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Online retailer ASOS says investment to hold back profit in 2014-15

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An employee organises photographs of models at the ASOS headquarters in London

An employee organises photographs of models at the ASOS headquarters in London

REUTERS

An employee organises photographs of models at the ASOS headquarters in London

Online fashion retailer ASOS cautioned significant investment would prevent profits from growing in 2014-15, after sales slowed again in the fourth quarter of the year just ended.

The firm, which issued a profit warning in June and also suffered a fire at its main warehouse, said on Tuesday the 2014-15 year would see significant investments in its international pricing and proposition, as well as in its logistical infrastructure and technology platform.

ASOS said retail sales increased 15 percent to 240 million pounds in the three months to Aug. 31, its fiscal fourth quarter.

That compares with a third quarter rise of 25 percent.

UK retail sales increased 33 percent, having been up 43 percent in the third quarter, while international sales increased 6 percent, having been up 17 percent previously.

International sales represented 59 percent of total sales.

Fourth quarter gross margin fell 640 basis points.

ASOS said the fire at its Barnsley distribution centre in northern England cost it sales during the quarter of 25-30 million pounds with a retail gross margin impact of about 200 basis points. It is insured for the losses.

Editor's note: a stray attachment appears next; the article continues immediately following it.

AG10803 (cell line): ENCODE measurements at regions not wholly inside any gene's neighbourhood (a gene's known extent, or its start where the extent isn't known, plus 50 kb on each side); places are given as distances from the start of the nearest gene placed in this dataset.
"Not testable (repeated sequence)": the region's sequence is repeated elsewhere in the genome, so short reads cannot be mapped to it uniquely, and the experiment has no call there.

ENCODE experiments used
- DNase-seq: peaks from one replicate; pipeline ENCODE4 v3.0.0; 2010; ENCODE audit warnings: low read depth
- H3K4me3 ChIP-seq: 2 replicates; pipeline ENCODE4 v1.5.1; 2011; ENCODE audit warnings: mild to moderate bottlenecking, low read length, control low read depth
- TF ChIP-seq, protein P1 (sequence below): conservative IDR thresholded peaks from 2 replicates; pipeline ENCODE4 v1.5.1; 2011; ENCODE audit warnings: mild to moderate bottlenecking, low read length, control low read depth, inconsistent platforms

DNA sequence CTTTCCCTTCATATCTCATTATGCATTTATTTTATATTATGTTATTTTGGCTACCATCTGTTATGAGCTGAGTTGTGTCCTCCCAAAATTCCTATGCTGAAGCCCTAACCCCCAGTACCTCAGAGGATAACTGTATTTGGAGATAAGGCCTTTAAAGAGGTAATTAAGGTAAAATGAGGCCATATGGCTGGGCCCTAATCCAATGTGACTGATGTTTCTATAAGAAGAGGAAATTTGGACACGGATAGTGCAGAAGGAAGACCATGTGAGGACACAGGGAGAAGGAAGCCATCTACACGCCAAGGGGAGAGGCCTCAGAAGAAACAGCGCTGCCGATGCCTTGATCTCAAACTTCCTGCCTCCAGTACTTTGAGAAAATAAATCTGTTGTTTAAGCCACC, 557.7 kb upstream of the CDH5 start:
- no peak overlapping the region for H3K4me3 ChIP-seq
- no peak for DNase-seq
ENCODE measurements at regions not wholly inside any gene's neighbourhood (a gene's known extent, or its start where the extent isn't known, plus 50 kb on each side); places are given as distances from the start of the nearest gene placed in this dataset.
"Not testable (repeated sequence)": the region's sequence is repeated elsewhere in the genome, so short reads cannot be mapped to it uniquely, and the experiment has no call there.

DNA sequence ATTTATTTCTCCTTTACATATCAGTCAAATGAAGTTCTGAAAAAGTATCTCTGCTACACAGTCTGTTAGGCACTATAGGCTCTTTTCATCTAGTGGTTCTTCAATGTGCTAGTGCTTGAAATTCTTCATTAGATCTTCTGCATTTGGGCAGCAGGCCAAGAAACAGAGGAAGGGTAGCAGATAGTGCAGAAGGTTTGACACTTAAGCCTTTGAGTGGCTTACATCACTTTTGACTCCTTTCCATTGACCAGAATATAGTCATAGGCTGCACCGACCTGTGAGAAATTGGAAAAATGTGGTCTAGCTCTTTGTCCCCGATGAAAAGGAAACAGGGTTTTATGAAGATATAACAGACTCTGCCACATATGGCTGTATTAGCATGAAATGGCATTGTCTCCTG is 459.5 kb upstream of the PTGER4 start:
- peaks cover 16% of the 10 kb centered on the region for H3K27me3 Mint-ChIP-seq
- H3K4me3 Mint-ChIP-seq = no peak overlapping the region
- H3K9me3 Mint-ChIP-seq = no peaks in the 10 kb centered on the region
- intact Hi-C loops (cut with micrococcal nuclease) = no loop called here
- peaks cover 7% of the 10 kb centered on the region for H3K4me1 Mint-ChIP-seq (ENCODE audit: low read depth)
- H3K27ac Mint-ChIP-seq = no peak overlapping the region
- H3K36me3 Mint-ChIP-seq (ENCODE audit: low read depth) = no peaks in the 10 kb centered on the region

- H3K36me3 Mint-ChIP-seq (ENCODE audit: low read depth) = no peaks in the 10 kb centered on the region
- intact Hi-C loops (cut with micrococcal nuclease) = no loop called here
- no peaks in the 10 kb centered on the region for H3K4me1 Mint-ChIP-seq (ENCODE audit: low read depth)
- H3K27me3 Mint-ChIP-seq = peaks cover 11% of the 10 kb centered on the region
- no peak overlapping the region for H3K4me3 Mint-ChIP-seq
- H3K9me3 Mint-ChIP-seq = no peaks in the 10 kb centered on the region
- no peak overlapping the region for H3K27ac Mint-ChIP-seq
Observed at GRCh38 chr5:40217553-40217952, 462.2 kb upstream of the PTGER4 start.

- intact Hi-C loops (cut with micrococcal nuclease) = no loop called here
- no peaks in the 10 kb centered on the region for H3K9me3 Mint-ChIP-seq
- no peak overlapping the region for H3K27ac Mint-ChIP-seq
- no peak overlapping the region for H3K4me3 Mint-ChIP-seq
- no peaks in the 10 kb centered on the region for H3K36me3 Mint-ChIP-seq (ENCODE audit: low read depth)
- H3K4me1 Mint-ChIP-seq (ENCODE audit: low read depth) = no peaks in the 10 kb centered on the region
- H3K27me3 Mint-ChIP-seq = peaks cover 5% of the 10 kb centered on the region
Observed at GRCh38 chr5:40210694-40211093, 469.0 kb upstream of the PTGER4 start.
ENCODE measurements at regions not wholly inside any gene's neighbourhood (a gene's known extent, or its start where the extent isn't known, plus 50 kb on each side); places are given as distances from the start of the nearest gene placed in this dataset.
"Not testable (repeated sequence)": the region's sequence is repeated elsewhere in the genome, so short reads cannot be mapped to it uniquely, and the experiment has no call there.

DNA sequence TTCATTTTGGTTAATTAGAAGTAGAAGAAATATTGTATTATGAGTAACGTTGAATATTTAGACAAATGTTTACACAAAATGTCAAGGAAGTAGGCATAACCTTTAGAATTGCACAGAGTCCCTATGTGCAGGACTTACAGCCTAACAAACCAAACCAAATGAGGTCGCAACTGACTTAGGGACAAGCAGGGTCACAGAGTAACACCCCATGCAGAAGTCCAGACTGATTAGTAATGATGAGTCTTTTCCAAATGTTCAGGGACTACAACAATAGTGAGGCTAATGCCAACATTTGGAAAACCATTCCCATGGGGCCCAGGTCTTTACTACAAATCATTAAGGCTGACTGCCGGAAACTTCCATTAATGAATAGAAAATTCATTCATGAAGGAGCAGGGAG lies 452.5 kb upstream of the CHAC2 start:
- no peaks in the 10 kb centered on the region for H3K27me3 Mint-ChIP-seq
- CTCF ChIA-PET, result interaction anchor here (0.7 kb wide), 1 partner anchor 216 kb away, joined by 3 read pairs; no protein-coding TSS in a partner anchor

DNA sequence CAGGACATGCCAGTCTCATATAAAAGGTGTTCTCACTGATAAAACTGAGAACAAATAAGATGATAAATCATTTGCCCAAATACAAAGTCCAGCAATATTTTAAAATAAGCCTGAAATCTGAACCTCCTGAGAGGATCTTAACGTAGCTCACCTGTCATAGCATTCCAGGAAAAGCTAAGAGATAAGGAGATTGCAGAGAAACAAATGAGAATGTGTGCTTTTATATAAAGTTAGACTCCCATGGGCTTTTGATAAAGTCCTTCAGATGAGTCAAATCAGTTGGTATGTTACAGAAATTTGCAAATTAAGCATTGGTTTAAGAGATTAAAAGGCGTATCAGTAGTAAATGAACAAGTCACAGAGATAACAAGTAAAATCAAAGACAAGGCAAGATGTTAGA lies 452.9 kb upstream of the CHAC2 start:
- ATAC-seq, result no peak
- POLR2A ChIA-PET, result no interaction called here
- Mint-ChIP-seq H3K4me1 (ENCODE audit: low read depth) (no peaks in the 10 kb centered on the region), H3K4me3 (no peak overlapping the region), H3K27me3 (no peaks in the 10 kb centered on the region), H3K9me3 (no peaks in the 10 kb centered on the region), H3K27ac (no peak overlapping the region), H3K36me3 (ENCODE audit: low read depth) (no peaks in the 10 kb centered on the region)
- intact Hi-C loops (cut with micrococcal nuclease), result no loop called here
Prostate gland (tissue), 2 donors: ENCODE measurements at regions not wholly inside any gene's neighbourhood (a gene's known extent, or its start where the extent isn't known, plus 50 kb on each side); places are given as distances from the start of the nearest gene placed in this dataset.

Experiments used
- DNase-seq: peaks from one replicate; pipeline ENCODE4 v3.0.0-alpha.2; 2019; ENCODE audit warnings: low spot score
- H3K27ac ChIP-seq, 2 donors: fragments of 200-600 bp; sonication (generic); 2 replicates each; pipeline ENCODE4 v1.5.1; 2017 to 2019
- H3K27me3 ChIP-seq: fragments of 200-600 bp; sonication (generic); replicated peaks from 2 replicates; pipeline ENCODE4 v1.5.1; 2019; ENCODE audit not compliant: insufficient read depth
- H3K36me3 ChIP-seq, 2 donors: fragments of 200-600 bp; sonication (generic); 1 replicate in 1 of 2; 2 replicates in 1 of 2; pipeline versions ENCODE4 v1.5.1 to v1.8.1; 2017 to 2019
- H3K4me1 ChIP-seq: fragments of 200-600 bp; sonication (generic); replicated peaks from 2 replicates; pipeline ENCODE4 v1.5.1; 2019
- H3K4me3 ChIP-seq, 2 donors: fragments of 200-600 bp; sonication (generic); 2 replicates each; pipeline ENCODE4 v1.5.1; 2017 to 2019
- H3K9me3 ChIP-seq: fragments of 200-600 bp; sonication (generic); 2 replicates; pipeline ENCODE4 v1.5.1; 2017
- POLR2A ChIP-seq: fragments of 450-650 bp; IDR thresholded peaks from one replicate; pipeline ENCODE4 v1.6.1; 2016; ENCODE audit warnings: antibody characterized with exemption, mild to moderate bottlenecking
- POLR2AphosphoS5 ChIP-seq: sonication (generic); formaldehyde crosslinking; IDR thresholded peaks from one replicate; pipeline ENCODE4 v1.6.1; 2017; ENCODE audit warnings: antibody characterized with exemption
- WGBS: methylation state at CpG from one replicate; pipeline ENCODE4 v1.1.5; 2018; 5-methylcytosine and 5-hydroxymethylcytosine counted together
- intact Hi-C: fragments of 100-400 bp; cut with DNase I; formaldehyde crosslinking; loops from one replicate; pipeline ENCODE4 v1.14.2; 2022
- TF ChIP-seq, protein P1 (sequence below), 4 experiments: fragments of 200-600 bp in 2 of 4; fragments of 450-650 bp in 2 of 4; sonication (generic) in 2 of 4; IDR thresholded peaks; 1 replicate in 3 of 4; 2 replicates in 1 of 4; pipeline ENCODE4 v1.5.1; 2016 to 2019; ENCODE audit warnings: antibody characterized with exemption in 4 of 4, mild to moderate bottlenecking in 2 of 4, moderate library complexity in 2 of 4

Prior to the update analysts' were forecasting a consensus pretax profit for the 2013-14 year of 45 million pounds, according to Reuters data, down from 54.7 million pounds in 2012-13.

"We remain focused on the long term opportunity for ASOS, with 2.5 billion pounds of sales as our next staging post," said Chief Executive Nick Robertson.

ASOS warned in June that profit for 2013-14 would miss its then forecasts by 30 percent as the strength of sterling caused a slowdown in international sales growth. The fire disrupted trade and further damaged sentiment.

The former darling of the retail sector had first spooked investors in March when it announced plans to increase spending on infrastructure to meet future demand, at the expense of short-term profits.

Up until this year ASOS had been the great success story of British retailing. Having floated at just 20 pence in 2001 its shares hit a high of 7,195 pence in February.

But its shares have fallen 62 percent over the last six months, closing at 2,422 pence on Monday, giving a market capitalisation of 2 billion pounds.

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